Since issue 7 of the ASD-STE100 Simplified Technical English (STE) specification came out in January, I have read it thoroughly while I updated our two-day Introduction to STE course. As part of the course, we review some essentials of grammar that you have to know to understand the rules of STE. In the next few issues of Bitesize, we’ll look at these essentials and explain why you need to know them in order to write well in STE. We’ll also explain any changes in issue 7, 2017.
What is an adverb?
“A word that modifies a verb, adjective, or another adverb. It answers the questions, “how?”, “where?”, “how often?” and “how much?”.(2-0-4, ASD-STE100, 2017)
Adverbs, like adjectives, modify or describe other words. I like to think of adverbs and adjectives as adding extra information. The fact that both words start with ‘ad’ helps me to remember this definition. Like adjectives, adverbs are an important part of technical writing. Here are some examples that answer the questions in the definition:
- “Make sure that the pressure decreases quickly.” (2-1-Q1, ASD-STE100, 2017)
- “Move the levers forward.” (2-1-F10, ASD-STE100, 2017)
- “Always keep the brightness control on the LCD display at maximum.” (2-1-A12, ASD-STE100, 2017)
- “Turn the control to the fully closed position.” (2-1-F13, ASD-STE100, 2017)
As you can see with these examples, adverbs have three possible positions:
- at the beginning of sentences;
- at the end of sentences; and
- in the middle of sentences.
The adverbs that go at the beginning of sentences usually relate to the previous sentence (thus), or describe manner (carefully), or describe time or frequency (always).
The adverbs that go at the end of sentences typically describe manner (correctly), time or frequency (frequently) or place (aft).
The adverbs that go in the middle of sentences also describe manner, time or frequency and place as well as making another word stronger or weaker (very, almost).
If you want to compare or emphasise adverbs, use comparative or superlative forms. For example:
|Positive||Comparative (compares two actions or states)||Superlative (compares all the actions or states in the same group)|
|Slowly||More slowly||Most slowly|
In STE, adverbs that form the comparative and superlative forms with ‘more’ or ‘most’ are not listed because ‘more’ and ‘most’ are permitted words in the dictionary.
Adjective to adverb
Some adverbs are easy to identify because they are formed by adding ‘ly’ to an adjective, for example:
- careful (adjective) carefully (adverb)
- full (adjective) fully (adverb)
- tight (adjective) tightly (adverb)
Adverb or something else?
We know that words that are adverbs can be other parts of speech. Unlike the examples in the previous section, these adverbs look the same for both parts of speech. For example, ‘through’ is permitted as both an adverb and a preposition meaning “into one end or side and out of the other” (2-1-T5, ASD-STE100, 2017). This is unusual in STE, because in most cases a word is permitted in STE with one part of speech. For example, ‘back’ is permitted as an adverb, but not permitted as an adjective. The alternative adjective is ‘rear’.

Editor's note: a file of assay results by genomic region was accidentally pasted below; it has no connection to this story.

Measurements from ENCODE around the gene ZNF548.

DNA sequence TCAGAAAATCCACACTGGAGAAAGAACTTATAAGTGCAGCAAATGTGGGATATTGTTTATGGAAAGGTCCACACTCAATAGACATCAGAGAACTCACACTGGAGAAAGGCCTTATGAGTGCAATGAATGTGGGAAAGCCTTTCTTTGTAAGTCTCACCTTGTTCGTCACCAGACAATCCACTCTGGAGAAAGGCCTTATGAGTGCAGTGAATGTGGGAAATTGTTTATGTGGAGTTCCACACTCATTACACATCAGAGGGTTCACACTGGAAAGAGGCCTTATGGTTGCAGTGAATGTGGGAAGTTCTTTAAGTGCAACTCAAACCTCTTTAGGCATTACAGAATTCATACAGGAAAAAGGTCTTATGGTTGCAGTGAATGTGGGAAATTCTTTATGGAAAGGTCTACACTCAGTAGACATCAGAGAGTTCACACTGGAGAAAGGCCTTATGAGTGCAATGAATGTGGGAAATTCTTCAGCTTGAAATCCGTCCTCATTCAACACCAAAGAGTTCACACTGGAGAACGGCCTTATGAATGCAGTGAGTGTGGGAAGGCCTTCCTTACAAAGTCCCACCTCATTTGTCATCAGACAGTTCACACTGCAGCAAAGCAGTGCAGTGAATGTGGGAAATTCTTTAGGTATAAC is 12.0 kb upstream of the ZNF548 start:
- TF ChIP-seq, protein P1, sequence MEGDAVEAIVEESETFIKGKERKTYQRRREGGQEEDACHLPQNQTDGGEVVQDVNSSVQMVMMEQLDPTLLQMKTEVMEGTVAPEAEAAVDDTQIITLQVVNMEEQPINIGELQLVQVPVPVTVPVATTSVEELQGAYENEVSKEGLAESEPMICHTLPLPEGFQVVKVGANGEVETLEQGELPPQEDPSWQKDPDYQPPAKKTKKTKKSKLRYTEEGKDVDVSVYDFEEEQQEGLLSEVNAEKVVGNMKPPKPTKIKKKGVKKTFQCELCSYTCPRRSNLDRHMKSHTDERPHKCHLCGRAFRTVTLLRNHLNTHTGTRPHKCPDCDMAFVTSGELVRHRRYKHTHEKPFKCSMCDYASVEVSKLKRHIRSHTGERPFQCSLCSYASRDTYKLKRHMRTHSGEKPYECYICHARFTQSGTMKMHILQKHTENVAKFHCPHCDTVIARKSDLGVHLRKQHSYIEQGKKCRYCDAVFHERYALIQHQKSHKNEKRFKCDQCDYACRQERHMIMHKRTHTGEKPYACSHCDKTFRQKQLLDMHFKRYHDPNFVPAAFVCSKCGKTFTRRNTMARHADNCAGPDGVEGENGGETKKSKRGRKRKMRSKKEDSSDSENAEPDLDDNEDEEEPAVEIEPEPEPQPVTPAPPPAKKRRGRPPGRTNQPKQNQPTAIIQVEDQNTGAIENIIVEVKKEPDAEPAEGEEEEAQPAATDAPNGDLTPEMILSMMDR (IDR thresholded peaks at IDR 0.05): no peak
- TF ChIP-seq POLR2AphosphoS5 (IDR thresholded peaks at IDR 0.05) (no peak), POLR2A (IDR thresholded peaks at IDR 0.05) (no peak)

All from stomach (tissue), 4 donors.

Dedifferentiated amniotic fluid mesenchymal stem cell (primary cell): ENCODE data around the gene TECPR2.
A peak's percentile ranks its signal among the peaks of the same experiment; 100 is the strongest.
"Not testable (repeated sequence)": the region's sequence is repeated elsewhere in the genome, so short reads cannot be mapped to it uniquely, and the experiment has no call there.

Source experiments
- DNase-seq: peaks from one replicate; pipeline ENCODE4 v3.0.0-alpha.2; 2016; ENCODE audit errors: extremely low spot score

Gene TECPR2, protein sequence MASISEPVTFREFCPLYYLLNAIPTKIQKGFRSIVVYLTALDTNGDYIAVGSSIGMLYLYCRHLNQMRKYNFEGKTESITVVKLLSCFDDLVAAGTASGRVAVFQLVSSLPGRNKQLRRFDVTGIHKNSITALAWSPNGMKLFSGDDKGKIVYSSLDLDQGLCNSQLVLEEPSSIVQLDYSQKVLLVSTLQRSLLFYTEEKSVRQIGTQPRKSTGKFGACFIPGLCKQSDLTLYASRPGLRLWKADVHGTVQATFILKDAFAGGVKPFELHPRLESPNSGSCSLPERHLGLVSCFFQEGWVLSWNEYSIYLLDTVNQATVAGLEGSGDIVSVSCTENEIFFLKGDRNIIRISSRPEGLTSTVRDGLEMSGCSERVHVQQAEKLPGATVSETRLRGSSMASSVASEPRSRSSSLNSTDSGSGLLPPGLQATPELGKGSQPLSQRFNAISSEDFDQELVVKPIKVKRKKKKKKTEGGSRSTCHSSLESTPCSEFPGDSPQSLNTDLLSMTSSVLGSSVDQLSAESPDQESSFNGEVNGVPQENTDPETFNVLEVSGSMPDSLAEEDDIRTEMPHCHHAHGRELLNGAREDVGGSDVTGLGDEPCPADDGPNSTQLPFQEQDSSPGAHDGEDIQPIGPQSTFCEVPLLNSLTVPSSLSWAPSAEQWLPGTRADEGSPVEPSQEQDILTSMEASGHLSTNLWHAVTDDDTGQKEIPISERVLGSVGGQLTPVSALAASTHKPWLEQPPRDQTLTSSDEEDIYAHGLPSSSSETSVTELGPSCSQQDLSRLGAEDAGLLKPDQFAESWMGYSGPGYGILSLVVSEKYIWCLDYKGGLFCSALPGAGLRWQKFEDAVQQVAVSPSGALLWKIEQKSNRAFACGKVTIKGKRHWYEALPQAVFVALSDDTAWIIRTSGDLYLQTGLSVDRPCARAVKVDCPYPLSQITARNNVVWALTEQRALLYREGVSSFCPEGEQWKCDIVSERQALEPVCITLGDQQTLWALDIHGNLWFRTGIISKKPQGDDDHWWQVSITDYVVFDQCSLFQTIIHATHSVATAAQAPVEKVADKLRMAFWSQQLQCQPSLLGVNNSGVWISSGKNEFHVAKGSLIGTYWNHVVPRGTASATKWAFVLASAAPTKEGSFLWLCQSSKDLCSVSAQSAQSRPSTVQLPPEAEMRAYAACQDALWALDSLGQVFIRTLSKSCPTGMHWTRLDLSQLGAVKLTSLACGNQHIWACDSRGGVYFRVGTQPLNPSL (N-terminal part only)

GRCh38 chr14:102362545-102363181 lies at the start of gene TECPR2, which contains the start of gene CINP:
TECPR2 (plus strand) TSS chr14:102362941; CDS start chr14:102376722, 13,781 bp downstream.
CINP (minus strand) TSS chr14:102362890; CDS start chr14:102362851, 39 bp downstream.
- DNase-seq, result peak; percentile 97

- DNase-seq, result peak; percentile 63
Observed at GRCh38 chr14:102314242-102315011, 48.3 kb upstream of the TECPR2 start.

So, unlike adjectives (see September’s Bitesize STE), these descriptive words are relatively straightforward. Next month, we look at prepositions.
Looking for Simplified Technical English (STE) Training?
Book your place on one of our Simplified Technical English training courses. Our Simplified Technical English Training course is a practical introduction for those who will use Simplified Technical English (formerly AECMA Simplified English).
The course introduces the philosophy of Simplified Technical English, explains the underlying grammatical principles and gives delegates opportunities to use Simplified Technical English in practical exercises. These exercises can be based on your company’s documentation.
Find out more about our Simplified Technical English Specification: ASD-STE100 training delivered by Ciaran or email email@example.com
“Who is your audience and what do they need?”
“How do you meet those needs efficiently, cost effectively and to a high standard?”
Ciaran Dodd has been ensuring that clients address both of these questions using ASD Simplified Technical English (ASD-STE100) since 2002, after being trained by the United Kingdom’s ASD-STE100 co-ordinator in 2001. Ciaran started her career in training at Rolls-Royce, which is where she became involved in training all aspects of writing, including ASD-STE100. After leaving the organisation, Ciaran set up an independent consultancy specialising in communication and learning skills. She has extensive experience of working with major names in engineering; particularly in defence aerospace and the automotive industries.
Ciaran is a qualified trainer, teacher and teacher of English as a foreign language. After completing a law degree at Cambridge University, she taught English in a Chinese university for two years. She has taught all aspects of the English language in commercial and public organisations since 1994.